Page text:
PMW 2020-033 by Kenneth L. Gentry, Jr.
I appreciate the questions readers send to me. I regret that I am not able to answer them quickly, due to my schedule. However, here is one that is a favorite among dispensationalists. And it is an intriguing one.
You argue that John must be measuring an actual, historical temple in Rev 11:1-2. Yet Ezekiel measures a temple, even though it does not exist in history. This suggests that the temple does not need to exist for John to measure it. How do you explain this problem for your view?
Thanks for your perceptive question. Please consider the following response. Continue reading →
PMT 2015-072 by Kenneth L. Gentry, Jr.
Though John saw his visions, we do not. Consequently, he has to relate them to us through verbal communication. And John is so absorbed with the Old Testament Scriptures that he presents his visions in Old Testament language. John intentionally takes up the prophetic mantle, even mimicking the Old Testament grammar, as well as alluding to their writings.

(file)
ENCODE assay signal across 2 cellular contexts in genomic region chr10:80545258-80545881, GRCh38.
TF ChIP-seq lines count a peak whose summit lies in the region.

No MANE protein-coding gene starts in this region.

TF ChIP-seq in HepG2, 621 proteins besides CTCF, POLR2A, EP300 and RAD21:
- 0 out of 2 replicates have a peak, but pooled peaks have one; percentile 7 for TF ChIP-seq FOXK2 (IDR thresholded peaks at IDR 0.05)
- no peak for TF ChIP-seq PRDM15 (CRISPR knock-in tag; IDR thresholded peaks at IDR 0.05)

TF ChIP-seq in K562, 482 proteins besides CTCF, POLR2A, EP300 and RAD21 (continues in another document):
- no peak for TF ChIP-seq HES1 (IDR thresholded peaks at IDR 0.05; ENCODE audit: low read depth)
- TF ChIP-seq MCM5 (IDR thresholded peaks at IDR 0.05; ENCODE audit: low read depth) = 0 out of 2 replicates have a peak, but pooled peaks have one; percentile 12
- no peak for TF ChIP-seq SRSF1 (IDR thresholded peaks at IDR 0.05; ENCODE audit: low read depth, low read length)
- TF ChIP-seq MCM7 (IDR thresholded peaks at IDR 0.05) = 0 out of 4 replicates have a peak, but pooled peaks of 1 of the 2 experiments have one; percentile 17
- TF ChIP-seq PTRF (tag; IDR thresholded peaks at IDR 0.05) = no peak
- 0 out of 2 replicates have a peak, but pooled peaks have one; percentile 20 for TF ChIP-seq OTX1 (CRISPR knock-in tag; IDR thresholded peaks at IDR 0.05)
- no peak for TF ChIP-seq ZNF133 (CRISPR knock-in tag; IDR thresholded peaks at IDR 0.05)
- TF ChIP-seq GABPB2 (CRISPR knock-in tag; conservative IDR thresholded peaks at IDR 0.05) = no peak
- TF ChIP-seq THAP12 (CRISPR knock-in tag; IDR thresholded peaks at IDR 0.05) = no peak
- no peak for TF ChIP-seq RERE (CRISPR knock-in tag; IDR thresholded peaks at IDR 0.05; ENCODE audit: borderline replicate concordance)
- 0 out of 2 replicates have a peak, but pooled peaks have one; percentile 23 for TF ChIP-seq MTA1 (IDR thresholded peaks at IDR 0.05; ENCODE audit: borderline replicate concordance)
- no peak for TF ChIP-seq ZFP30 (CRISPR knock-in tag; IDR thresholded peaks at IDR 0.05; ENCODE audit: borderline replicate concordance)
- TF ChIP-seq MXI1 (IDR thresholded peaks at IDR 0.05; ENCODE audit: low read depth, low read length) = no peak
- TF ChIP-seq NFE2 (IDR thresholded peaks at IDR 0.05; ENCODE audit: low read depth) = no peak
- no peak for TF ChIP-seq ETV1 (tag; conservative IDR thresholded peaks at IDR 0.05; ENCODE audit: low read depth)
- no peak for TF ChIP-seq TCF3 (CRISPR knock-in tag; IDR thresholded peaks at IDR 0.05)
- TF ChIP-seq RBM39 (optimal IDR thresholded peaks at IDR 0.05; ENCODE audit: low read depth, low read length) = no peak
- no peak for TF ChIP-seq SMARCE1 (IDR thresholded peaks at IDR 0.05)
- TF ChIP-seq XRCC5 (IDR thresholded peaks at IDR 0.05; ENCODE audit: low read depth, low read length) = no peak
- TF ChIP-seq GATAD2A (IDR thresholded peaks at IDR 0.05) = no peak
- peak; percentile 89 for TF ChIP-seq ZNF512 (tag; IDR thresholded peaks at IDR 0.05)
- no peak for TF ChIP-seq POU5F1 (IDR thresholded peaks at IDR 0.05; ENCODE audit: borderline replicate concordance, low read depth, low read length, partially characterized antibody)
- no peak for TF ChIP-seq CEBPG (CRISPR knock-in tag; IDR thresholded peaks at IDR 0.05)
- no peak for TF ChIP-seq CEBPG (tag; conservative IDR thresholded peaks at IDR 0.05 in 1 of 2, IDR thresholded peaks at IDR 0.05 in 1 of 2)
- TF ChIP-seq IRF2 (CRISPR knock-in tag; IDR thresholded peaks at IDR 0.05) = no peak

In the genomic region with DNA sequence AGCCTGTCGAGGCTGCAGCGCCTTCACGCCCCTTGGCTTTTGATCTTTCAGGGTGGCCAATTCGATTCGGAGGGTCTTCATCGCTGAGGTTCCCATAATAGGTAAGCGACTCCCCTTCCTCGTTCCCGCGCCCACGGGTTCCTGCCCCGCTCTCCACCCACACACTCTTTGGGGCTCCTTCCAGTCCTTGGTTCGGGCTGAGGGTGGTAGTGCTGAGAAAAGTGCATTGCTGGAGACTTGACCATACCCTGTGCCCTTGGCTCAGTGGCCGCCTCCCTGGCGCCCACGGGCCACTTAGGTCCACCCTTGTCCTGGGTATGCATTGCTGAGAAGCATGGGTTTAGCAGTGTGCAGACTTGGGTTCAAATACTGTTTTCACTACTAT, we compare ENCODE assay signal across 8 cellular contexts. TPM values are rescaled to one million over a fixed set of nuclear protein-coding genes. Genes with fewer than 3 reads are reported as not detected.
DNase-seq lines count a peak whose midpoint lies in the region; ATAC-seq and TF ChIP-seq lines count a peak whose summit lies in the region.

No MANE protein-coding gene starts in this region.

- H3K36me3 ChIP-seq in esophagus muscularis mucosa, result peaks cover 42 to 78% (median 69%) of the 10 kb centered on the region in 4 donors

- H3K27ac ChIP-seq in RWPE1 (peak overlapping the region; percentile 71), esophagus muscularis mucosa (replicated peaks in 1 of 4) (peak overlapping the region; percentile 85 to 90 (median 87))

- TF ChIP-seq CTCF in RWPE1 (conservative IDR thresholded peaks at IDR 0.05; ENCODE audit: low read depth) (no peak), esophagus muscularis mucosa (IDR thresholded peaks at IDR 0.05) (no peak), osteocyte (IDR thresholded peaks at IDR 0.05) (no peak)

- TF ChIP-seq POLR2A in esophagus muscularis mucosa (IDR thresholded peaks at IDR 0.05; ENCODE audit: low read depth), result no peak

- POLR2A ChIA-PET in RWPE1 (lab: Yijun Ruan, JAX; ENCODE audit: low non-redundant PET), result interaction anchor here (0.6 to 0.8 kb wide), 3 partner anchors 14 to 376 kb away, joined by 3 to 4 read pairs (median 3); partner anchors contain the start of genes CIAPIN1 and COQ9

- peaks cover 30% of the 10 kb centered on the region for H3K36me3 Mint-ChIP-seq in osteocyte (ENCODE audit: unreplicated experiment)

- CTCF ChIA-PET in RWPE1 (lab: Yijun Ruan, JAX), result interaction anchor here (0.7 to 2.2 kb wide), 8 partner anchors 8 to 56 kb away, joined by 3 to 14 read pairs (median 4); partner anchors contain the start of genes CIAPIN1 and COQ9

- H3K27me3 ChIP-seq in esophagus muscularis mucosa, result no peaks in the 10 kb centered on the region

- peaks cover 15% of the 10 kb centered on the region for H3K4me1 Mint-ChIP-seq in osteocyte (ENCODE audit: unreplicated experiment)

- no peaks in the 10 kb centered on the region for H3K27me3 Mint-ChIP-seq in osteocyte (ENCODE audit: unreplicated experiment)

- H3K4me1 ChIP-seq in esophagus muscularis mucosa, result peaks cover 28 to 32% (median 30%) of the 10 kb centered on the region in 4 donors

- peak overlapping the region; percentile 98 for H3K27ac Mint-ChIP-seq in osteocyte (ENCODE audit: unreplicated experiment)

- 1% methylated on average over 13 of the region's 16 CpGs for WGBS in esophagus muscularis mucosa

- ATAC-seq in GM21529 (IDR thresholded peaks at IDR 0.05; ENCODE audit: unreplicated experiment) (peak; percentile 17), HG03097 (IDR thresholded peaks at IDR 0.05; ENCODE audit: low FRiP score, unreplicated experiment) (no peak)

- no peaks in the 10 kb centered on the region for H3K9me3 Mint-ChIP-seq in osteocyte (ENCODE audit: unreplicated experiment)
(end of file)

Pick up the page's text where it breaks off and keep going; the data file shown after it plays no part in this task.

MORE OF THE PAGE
H. Charles observes that “our author makes most use of the prophetical books.” Colin Hemer agrees: “the influence of the prophets on John’s mind is especially strong.” More precisely, H. B. Swete argues that John’s favorite OT books are in the following order: Daniel, Isaiah, Ezekiel, and the Psalms. I would qualify this by noting regarding the Psalms that John is especially interested in the prophetic and Messianic psalms. Charles Hill adds Zechariah to the list. G. K. Beale and D. A . Carson disagree with Swete’s ranking, pointing out that “Ezekiel exerts greater influence in Revelation than does Daniel.” Continue reading →